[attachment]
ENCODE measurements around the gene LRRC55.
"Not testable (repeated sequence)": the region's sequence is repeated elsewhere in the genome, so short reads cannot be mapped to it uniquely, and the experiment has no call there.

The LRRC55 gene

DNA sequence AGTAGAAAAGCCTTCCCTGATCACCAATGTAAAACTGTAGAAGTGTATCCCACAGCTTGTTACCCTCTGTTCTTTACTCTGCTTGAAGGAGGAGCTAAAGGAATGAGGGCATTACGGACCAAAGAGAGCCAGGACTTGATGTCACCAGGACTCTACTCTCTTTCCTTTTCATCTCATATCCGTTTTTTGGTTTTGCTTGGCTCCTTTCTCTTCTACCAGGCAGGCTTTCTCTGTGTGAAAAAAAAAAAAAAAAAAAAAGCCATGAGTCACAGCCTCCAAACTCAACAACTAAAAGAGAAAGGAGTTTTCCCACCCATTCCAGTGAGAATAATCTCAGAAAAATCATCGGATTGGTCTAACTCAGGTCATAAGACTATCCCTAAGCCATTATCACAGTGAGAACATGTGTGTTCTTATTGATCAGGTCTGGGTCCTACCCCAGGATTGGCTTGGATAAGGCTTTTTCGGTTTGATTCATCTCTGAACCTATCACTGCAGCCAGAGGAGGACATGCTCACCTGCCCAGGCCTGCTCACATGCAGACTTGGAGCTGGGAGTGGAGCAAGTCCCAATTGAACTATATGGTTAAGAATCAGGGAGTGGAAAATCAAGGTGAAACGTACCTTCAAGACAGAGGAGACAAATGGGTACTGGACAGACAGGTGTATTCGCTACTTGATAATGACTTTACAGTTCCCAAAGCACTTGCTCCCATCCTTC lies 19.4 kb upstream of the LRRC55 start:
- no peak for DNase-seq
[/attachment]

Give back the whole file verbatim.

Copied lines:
ENCODE measurements around the gene LRRC55.
"Not testable (repeated sequence)": the region's sequence is repeated elsewhere in the genome, so short reads cannot be mapped to it uniquely, and the experiment has no call there.

The LRRC55 gene

DNA sequence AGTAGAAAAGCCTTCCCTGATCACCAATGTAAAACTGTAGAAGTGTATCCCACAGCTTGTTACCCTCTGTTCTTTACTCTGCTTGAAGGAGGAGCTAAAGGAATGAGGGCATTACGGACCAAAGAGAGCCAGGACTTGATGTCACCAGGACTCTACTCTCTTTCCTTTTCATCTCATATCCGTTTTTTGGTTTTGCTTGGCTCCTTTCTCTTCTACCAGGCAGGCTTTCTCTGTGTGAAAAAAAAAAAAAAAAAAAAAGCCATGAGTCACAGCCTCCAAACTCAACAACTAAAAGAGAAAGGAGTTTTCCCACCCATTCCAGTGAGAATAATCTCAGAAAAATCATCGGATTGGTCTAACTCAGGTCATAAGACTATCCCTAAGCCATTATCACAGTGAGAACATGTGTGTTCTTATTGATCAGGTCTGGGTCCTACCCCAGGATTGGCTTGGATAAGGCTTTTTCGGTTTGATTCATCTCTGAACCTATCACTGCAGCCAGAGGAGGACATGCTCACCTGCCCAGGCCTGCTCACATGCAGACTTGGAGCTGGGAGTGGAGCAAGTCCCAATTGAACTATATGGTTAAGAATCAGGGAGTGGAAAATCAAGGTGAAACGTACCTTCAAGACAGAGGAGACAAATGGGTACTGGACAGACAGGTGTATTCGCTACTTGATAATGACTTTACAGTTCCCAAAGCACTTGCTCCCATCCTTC lies 19.4 kb upstream of the LRRC55 start:
- no peak for DNase-seq